Tom Cruise once again risks life and limb for our entertainment, with death-defying stunts and crazy choreography.
⭐ ⭐ ⭐ ⭐ ½
In a world populated with increasingly lethargic spy franchises – we’re looking at you, Bourne – one series has risen above the rest. With each successive entry, the Mission: Impossible franchise consistently ups its game. Its sixth instalment Fallout entertains and astounds from beginning to end, with consummate professional Tom Cruise once again illustrating why he’s the best action movie star working today.
In Mission Impossible: Fallout, Ethan Hunt (Cruise) finds himself on the trail of some missing plutonium after an operation goes south. The retrieval mission sees him paired with burly CIA operative August Walker (Henry Cavill) and parachuting into Paris for a meet with the White Widow (The Crown’s Vanessa Kirby), a broker with her own agenda. It isn’t long before some familiar faces in the form of MI6 agent Ilsa Faust (Rebecca Ferguson) and international terrorist Solomon Lane (Sean Harris) crop up –with the former again proving a wonderful ally/nemesis for Hunt.
If the opening hour of Fallout feels like a convoluted slog weighed down by exposition, it’s only because returning writer/director Christopher McQuarrie is taking his time in moving all the chess pieces into place for the riveting final act. When Fallout gets going, boy does it let loose. From a breathless chase through tight Parisian streets to another dizzying dash across London rooftops, the action set pieces arrive one after the other, each more exciting than the last. A highlight is a bathroom brawl where each of Cruise and Cavill’s blows land with a sickening squelch. In a film characterised by vehicular mayhem, it’s this bruising salvo that proves especially satisfying and visceral.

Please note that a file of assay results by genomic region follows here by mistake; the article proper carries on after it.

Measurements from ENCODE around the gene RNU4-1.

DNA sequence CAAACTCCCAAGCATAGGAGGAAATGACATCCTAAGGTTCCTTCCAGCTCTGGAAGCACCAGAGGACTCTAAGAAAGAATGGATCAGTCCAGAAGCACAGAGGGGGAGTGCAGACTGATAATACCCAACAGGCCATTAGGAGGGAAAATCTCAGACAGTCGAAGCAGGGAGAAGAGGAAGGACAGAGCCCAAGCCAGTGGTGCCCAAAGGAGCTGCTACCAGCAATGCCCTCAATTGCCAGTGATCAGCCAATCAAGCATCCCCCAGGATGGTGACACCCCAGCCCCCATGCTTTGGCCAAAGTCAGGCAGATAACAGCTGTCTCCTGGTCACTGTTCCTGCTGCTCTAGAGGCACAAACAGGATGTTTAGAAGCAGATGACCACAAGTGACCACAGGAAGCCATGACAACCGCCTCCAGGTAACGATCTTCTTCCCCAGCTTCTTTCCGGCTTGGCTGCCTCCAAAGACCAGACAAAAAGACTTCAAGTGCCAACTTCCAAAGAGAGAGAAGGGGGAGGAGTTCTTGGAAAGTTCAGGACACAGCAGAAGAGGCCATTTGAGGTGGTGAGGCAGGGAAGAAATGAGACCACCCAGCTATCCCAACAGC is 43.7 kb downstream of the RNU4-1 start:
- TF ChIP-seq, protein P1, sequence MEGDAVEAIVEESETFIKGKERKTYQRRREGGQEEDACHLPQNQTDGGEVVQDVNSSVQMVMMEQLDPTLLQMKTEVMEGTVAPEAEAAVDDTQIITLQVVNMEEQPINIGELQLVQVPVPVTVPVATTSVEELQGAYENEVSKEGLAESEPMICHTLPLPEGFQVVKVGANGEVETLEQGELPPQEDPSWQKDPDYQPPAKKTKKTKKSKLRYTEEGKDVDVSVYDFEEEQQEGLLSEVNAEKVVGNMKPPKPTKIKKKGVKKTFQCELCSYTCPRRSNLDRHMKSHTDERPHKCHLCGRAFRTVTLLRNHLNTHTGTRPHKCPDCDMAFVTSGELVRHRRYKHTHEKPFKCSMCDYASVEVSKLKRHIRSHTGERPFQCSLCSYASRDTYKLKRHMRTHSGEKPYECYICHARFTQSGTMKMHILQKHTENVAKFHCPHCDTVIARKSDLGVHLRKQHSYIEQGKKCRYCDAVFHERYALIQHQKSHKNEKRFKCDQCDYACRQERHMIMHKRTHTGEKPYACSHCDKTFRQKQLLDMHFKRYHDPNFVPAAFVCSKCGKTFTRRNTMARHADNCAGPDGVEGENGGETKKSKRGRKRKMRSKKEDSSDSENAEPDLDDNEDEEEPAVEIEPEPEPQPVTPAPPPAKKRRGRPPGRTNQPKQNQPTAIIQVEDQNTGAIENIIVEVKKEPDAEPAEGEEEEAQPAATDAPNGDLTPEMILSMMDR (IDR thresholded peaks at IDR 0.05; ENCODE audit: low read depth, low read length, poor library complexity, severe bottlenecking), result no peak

McQuarrie, as devious with the knotted screenplay as he is inventive behind the camera, delights in highlighting Cruise’s commitment to his craft. Each stunt is framed in such a way that there is no denying that it’s Cruise holding the handlebars or dangling from the bottom of said helicopter. But it’s not showy or ostentatious. Complex shots, such as an elongated tracking shot that follows Cruise as he speeds around the Arc de Triomphe, are thrown into the mix casually, demonstrating the competence of the filmmakers at every turn.
Cruise and McQuarrie are a dynamic duo who revel in pushing one another to achieve higher heights with each passing collaboration. It takes a while to kick into gear, but once Fallout starts to roll it doesn’t let up for anything. Simply put, you won’t find a more exciting or daring blockbuster in cinemas this year, or possibly next year for that matter. At least until the next Mission: Impossible film opens. So, sit back, strap in and enjoy the ride.
Mission: Impossible – Fallout is available in Australian cinemas from August 2
Image courtesy of Paramount Pictures